The complaint charged the DMV with violating Title VI of the federal Civil Rights Act of 1964, which requires agencies receiving federal funding to provide meaningful and adequate services to LEP individuals. Federal regulations implementing Title VI specifically cite driver’s license exams as a critical service subject to the law. Yet the DMV claimed it had no obligation to accommodate LEP individuals beyond what it had already done for the Spanish and Portuguese populations, and initially refused to offer any sort of accommodation through oral interpretation or translation services for other LEP persons.

After the complaint was filed and federal officials intervened, the DMV translated the exam into Italian, and then into other languages as it received requests from new immigrants who spoke these languages. The compliance plan formally codifies that practice.

ACLU Advocacy on Privacy Results in Rare GAO Reversal

ACLU of Rhode Island inquiries into reported conversations between the RI DMV and the FBI to permit the sharing of Rhode Islanders’ driver’s license photos has prompted the Government Accountability Office (GAO) to do a rare reissue of a nationwide report. It has also led to a commitment from the Raimondo Administration not to participate in this troubling invasion of privacy being pushed by the FBI.

The initial GAO report, released online in July, showed that a dozen states had agreed to allow the FBI access to driver’s license photos for the purposes of using facial recognition software to match, compare, and/or search drivers’ images upon request. The report further claimed that 18 other states – including Rhode Island – were in talks to allow the FBI access to driver’s license photos for this purpose. The use of such software by police agencies has long concerned privacy advocates both because it is inaccurate and it has been used to monitor constitutionally protected activity.

When the ACLU publicized the report, there was a swift public outcry. The DMV responded they were involved in no such negotiations, and had no plans to be. Governor Raimondo’s office reached out to the GAO, who in turn contacted the FBI to clarify the status of the program. It was then determined that, in fact, not one of the 18 states identified were in such talks. The GAO reissued their report clarifying this information. More importantly, the state asserted that the DMV would not participate in any such data-sharing program in the future if requested by the FBI. The ACLU hailed the state’s decision as an important victory for the privacy rights of all Rhode Islanders.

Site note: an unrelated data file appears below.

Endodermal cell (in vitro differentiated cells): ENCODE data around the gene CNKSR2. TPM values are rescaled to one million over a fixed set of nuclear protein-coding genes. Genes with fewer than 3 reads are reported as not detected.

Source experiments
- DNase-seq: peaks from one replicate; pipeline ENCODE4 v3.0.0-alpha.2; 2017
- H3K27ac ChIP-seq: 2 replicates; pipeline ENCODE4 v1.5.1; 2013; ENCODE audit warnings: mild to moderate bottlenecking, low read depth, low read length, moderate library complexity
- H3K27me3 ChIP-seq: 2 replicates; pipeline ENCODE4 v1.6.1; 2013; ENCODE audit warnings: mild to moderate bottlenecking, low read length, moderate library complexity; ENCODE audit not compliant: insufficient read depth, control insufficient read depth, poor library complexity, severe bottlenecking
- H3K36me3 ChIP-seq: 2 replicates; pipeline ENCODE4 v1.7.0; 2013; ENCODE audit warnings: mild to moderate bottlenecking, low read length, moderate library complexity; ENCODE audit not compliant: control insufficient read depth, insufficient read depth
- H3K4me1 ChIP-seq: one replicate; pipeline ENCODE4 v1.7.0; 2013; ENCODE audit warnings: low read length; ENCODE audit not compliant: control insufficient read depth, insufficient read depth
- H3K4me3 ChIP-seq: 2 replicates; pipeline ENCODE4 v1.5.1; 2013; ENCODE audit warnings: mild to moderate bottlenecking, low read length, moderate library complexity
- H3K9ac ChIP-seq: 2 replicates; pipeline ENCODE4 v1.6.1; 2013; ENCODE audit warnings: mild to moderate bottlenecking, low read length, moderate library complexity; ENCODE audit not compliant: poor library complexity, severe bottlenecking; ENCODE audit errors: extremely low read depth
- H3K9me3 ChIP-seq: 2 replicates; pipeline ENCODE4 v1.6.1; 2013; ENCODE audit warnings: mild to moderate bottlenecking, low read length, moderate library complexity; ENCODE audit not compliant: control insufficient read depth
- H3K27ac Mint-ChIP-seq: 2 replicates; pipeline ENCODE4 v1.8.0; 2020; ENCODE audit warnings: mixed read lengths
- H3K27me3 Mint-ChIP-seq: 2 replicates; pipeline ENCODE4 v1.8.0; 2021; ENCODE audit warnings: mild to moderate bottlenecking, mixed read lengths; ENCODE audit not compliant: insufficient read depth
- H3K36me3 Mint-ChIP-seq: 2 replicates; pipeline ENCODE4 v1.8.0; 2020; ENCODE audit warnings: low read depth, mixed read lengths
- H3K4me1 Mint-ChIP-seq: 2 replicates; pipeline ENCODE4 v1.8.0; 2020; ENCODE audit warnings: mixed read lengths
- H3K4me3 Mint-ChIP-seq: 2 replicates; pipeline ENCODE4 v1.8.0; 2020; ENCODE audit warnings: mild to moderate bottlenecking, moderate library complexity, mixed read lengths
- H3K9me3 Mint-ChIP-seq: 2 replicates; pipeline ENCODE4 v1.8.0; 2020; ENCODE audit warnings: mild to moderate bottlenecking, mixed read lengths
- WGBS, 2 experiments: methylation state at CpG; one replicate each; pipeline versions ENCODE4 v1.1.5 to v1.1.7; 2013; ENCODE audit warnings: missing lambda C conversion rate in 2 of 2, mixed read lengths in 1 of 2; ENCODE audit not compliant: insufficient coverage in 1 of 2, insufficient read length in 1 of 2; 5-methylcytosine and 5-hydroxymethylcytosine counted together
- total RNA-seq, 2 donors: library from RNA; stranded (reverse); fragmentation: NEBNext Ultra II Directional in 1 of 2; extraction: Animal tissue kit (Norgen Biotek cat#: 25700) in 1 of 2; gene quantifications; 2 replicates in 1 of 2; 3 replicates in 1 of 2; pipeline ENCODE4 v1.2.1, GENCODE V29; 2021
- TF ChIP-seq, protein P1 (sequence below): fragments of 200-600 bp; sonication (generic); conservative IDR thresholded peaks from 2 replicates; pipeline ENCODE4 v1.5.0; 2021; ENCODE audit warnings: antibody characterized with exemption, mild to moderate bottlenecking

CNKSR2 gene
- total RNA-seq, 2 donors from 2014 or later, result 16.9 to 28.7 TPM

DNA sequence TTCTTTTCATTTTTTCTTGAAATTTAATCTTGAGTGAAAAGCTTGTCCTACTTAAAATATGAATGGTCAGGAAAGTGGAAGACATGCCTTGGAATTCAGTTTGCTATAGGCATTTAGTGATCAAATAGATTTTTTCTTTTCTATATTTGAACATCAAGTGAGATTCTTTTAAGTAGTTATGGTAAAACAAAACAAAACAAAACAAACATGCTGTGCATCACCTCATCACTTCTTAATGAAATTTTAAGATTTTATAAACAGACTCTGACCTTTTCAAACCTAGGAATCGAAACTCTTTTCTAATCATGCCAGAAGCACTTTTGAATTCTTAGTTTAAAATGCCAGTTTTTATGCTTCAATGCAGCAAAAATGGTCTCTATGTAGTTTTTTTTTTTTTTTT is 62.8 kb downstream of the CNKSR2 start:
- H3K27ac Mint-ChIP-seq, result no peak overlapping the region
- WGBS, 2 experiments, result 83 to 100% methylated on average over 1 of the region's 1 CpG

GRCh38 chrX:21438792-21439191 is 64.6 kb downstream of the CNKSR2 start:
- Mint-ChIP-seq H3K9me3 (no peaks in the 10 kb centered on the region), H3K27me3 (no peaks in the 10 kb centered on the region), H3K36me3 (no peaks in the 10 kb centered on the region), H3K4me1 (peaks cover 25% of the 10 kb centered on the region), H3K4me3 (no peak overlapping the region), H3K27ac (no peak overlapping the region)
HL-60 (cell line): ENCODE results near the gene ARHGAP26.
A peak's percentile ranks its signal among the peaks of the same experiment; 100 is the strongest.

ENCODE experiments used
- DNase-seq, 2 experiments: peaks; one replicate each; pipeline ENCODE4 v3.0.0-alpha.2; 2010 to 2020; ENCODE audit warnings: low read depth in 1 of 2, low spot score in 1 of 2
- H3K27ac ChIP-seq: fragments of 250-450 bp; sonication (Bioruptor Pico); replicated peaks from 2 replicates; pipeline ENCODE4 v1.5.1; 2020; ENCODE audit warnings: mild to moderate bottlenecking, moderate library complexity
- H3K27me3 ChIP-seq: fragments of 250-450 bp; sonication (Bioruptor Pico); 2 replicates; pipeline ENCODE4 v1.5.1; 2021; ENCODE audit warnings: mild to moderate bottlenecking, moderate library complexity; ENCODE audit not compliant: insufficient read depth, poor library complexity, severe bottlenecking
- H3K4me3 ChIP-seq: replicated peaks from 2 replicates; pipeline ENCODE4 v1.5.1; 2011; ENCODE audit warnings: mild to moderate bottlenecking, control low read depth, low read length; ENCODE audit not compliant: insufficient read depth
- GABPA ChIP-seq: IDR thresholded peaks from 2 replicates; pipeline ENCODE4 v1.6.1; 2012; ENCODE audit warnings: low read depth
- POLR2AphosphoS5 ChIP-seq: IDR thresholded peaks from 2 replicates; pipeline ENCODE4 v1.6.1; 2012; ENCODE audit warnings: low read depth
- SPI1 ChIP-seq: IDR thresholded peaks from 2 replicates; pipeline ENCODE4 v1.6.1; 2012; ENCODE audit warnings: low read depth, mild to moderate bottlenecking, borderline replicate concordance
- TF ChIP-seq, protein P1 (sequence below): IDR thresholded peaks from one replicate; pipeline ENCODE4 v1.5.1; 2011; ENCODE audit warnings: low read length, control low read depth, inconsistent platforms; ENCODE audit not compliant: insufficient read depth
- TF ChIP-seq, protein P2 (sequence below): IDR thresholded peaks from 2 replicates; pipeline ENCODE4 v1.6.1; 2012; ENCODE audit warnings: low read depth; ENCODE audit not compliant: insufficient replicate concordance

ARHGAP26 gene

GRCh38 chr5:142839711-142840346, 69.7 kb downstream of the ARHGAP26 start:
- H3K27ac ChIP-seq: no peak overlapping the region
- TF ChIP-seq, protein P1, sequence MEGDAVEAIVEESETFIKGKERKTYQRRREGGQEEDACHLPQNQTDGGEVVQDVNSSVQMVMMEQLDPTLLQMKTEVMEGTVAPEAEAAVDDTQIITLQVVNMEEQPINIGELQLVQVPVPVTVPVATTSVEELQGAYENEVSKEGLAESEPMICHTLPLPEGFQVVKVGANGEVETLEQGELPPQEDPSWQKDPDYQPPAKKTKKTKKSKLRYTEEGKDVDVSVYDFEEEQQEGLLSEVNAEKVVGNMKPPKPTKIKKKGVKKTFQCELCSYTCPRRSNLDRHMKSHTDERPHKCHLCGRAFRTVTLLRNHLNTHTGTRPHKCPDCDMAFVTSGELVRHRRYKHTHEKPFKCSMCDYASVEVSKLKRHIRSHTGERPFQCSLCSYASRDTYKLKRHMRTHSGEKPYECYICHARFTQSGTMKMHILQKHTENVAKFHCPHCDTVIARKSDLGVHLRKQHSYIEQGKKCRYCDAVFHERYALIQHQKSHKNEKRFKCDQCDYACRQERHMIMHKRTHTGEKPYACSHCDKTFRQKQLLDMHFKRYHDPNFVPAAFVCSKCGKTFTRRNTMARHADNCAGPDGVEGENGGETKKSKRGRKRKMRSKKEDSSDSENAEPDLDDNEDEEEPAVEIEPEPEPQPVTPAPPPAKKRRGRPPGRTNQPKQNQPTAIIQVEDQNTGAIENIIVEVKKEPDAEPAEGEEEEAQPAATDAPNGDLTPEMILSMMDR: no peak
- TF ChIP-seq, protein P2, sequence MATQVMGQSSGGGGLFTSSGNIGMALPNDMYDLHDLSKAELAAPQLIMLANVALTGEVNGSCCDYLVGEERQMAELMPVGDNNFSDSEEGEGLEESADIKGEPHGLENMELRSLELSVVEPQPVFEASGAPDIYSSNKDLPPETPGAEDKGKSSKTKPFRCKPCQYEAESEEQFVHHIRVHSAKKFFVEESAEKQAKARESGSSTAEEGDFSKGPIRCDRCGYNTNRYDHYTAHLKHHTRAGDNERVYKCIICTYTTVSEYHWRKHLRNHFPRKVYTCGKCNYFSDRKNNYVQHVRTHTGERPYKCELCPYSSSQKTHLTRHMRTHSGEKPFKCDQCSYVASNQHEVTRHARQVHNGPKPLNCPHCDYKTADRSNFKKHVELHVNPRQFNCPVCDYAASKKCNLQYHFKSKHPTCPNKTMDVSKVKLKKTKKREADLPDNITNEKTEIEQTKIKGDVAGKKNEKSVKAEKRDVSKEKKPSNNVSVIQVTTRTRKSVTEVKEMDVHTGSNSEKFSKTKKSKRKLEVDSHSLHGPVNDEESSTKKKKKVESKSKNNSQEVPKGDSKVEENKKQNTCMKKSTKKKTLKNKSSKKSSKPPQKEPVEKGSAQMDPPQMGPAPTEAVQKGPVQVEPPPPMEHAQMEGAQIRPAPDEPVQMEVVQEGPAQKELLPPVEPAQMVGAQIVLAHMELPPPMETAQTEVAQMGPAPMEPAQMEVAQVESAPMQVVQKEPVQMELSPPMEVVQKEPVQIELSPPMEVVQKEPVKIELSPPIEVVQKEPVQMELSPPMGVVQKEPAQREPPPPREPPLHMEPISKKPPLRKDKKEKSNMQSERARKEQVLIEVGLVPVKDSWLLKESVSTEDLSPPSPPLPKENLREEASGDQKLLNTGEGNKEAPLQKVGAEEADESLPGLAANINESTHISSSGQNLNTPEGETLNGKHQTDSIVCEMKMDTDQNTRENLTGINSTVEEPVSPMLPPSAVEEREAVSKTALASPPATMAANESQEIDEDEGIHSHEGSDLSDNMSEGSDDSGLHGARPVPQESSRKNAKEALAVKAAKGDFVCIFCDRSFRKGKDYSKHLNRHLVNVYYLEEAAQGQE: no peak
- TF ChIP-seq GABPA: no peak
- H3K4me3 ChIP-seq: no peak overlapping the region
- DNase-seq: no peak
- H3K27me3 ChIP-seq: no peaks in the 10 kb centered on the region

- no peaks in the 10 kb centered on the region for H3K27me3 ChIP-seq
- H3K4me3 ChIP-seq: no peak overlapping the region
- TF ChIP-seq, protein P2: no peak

Department of Health Postpones Requiring Detailed Information From Medical Marijuana Patients

In response to concerns raised by the ACLU and the RI Patient Advocacy Coalition, the Department of Health has agreed to hold off on requiring invasive medical information from medical marijuana patients.

Currently, patients seeking a medical marijuana card need only to submit paperwork from their doctor certifying they have a disease or illness that qualifies them for the state’s medical marijuana program. In August, however, the DOH announced new procedures that would require physicians to provide the agency with all relevant medical records documenting the patient’s condition. The procedures did not explain who at the agency would undertake the role of reviewing those records and second-guessing physicians’ diagnoses, nor did the Department explain how it would protect the confidentiality of all this sensitive medical information.

In a letter to the DOH, the ACLU and RIPAC raised numerous concerns about the revised procedures. In response, DOH director Nicole Alexander-Scott advised the organizations that the new procedures were being put on hold, and that input from affected individuals would first be sought before moving forward with any change in practice.

Appellate Court Issues Disappointing Decision in Cranston "Prison Gerrymandering" Case

In September, the U.S. Circuit Court of Appeals for the First Circuit overturned a ruling issued earlier this year which held that the City of Cranston violated the one person, one vote requirements of the U.S. Constitution when it allocated the entire incarcerated population of the Adult Correctional Institutions (ACI) as ‘residents’ of one ward of the City. The lower court had held that, in drawing district lines in this way for the City Council and School Committee following the 2010 Census, the City created unconstitutional distortions in local representation. The Circuit Court’s decision overturns this ruling and permits the practice of “prison gerrymandering” to impact the voting rights of Cranston residents who live outside of the district housing the ACI.

The lawsuit alleged that residents of the ACI are not actual Cranston constituents, but instead remain residents of their pre-incarceration communities for virtually all legal purposes, including voting. Yet, all persons incarcerated by the State are used to account for 25 percent of Cranston Ward 6’s total “population.” Without the non-resident incarcerated population, Ward 6 has only 10,227 true constituents, yet they wield the same political power as the roughly 13,500 constituents in each of the other wards.

In a statement issued after the First Circuit’s ruling, the ACLU said: “To this day, we have heard no logical basis for the City’s decision to count the entire ACI population as residing in a single City ward even though people incarcerated there who are able to vote generally are barred from voting there according to state law. In addition to the constitutional concerns, the City’s choice is not rational. The prison population is wholly physically and politically isolated from the surrounding community, and local elected officials do not represent those incarcerated at the ACI in any meaningful way.”

The ACLU has petitioned for a rehearing of the case before the entire First Circuit.